Book Review: The Return of the Naked Lawyer
Although Chrissie Lightfoot’s ROAR (Reach Out And Relate) concept always reminds me of a Katy Perry song (a singer of popular songs M’Lud) the fact is ROAR is a far more attractive proposition than the alternative of SNORE, which still seems to be the benchmark for most law firm management books that leave you looking to slit your wrists before you’ve even finished the “executive summary”.
The sequel to Chrissie’s The Naked Lawyer book of four years ago, this is a motivational guide you’ll either love or hate but certainly won’t be able to ignore. I suspect a lot of readers may initially be deterred by Chrissie’s frequently OTT comments and topic headings but, here’s the thing: the traditional legal world is now facing some of the biggest challenges it has ever known.
Sure, there have been crises before – and recessions. And, people like myself and Richard Susskind have been warning of the need to adapt since the 1990s. But, in the past, as long as firms were prepared to stick to their knitting, pull in their belts in and not do anything rash, they were always able to survive and ignore the writing on the wall.
That has now changed for good and they are facing a perfect storm of an increasingly assertive client base, who are no longer prepared to tolerate the quality of service – particularly the billing practices- that have been foisted on them in the past; and, the entry into the market of a new generation of “alternative” legal service providers who take their lead from the ways of the commercial world rather than Ye Legal Profession of Olde.
This is the world of the “New Law, New Normal”. It is no longer a case of law firms needing to change their business models or else someone else will eat their lunch but rather that if they don’t change, they will become someone else’s lunch.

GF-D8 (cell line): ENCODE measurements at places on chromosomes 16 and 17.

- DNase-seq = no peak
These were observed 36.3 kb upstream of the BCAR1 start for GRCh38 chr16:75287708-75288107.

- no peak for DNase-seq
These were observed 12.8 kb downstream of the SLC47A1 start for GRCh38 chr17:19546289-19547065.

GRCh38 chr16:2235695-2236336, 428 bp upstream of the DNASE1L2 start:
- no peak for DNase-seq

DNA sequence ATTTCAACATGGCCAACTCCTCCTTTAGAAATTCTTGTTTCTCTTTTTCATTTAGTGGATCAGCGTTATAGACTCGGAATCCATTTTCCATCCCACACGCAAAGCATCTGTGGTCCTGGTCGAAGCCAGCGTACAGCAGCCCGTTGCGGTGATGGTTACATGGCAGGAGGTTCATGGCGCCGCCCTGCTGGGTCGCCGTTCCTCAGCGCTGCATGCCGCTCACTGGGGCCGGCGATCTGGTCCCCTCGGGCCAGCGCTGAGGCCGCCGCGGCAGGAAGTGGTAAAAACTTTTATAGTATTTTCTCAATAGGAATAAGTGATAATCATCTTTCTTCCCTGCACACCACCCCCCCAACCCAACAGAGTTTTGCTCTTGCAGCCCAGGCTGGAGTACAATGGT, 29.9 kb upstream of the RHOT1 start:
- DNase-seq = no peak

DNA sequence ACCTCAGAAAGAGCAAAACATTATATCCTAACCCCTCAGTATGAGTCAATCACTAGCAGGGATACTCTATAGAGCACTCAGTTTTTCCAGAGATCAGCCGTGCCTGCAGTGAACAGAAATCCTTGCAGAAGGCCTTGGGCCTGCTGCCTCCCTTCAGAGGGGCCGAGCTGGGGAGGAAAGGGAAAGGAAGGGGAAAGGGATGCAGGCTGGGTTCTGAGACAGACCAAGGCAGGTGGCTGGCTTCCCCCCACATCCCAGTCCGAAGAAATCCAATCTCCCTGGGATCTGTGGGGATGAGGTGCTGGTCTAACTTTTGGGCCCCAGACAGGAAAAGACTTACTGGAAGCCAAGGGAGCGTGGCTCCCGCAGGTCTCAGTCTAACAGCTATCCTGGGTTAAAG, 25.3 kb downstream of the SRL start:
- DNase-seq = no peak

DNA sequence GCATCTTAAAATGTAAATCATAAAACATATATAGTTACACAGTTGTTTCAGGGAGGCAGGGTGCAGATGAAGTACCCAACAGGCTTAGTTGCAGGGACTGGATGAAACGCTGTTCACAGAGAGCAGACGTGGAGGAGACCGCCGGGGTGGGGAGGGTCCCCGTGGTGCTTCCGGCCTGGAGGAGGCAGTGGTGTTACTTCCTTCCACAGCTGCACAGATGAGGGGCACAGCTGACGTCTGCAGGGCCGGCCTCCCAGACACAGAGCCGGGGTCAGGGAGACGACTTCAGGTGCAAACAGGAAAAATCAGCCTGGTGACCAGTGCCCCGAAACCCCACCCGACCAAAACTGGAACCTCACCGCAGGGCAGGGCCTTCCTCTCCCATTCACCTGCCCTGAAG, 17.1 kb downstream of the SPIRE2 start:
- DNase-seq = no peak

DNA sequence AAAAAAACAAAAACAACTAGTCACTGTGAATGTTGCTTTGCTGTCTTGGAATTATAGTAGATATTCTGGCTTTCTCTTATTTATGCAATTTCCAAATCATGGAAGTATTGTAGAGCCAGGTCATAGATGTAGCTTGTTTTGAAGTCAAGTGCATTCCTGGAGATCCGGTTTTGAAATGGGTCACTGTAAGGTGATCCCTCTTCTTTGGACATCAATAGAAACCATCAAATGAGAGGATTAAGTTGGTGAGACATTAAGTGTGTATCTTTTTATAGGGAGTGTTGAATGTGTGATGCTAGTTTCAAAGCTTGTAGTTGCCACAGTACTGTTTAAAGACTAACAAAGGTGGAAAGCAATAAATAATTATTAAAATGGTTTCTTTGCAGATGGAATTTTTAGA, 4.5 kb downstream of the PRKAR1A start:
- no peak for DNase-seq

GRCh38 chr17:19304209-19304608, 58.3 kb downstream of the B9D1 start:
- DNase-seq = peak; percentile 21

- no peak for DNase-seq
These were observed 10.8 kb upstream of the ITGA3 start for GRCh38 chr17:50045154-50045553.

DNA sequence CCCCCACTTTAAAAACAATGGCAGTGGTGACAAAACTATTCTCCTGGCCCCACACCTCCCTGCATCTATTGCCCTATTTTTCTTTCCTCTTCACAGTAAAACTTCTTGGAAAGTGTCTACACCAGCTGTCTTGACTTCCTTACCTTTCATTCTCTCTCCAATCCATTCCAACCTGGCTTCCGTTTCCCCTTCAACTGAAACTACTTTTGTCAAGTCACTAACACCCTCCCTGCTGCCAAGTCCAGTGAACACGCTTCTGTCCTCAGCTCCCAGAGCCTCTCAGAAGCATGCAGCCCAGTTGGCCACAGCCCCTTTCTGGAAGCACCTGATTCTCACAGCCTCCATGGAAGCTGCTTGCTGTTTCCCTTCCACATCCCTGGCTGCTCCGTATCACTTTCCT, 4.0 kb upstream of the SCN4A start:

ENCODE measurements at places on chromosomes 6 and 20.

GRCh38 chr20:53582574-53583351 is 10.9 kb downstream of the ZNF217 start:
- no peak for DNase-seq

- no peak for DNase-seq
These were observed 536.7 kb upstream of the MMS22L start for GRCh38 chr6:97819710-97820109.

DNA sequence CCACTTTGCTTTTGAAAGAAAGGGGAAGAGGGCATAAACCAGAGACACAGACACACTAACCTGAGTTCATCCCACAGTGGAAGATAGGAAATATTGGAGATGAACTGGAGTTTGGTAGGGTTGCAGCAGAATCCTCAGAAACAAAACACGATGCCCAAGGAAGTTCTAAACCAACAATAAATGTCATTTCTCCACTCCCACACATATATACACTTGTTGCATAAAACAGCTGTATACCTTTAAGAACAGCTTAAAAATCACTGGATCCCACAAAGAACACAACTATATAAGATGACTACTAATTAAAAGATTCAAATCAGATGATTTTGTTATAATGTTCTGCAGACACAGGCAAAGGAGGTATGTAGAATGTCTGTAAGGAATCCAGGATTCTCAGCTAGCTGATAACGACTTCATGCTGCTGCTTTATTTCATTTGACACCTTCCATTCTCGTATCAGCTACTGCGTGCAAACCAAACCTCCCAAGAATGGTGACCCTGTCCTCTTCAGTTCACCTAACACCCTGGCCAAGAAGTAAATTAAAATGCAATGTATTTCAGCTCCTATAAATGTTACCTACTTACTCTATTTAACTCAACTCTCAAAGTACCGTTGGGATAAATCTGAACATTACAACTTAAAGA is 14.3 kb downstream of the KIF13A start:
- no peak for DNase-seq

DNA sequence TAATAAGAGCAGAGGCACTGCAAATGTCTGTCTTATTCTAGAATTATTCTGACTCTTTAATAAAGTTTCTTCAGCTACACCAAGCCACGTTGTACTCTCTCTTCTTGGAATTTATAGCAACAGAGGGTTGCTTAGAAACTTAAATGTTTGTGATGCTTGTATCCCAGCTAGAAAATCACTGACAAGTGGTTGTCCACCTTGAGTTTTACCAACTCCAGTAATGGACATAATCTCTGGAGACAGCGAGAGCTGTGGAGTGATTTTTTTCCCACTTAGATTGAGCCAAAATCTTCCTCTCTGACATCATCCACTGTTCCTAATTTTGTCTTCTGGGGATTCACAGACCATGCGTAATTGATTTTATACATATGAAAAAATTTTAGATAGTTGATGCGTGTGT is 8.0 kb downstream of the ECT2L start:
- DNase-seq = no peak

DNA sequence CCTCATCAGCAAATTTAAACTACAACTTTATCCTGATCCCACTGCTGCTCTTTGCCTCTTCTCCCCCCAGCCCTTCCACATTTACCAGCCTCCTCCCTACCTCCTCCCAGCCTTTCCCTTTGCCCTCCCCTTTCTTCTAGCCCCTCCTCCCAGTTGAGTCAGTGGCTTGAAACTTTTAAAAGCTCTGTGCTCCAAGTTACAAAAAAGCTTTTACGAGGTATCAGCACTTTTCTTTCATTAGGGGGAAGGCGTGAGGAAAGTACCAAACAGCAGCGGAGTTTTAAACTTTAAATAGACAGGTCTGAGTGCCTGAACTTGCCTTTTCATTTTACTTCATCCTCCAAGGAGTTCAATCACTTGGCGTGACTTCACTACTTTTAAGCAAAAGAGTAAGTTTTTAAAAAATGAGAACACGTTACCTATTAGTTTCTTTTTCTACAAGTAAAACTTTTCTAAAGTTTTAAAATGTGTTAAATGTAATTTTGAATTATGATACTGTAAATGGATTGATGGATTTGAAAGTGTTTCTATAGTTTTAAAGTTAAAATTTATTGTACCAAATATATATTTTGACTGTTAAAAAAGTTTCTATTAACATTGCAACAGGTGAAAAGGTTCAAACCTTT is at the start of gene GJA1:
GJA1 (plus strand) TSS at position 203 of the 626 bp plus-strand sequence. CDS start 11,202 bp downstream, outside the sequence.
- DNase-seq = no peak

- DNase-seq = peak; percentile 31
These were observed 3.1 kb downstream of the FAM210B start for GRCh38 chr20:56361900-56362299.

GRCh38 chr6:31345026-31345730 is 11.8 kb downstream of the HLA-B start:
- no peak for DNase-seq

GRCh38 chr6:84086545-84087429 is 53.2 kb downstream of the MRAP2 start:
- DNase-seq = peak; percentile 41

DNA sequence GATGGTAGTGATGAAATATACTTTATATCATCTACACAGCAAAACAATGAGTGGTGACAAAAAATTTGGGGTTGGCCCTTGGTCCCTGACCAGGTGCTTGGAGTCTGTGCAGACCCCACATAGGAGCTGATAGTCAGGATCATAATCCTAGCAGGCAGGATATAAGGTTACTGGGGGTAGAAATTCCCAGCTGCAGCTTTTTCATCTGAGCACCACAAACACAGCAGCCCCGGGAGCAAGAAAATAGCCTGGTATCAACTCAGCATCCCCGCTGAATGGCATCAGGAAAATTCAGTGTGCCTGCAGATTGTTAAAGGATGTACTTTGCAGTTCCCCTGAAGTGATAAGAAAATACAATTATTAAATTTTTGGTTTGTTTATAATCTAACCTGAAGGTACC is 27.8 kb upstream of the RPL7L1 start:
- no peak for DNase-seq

New Law Thinking from a New Law Thinker – shame about the Old School Publisher
Set in this context, Chrissie’s book becomes essential reading – and it is an easy read, with plenty of bite-sized sections of information to contemplate and learn from. In fact I’d go so far as to say that if you don’t find something in this book that provides you with at least one “aha, I never thought of that before” moment of enlightenment and inspiration, then you are either run the most successful law firm in the country (which you most certainly don’t) or else you are in denial and staring commercial disaster in the face. The one caveat is the price – ludicrously high – I fear the publishers really do need to embrace the Digital Age and the 21st Century – and discard their Old School thinking.
In terms of her use of social media – and her writing – Chrissie Lightfoot is the nearest thing the legal market has to Kim Kardashian. But is that a bad thing, as in a couple of years Kim Kardashian has achieved a far higher public profile and brand recognition/awareness (and been able to monetise it) than any law firm has ever achieved in decades and, in some instances, centuries.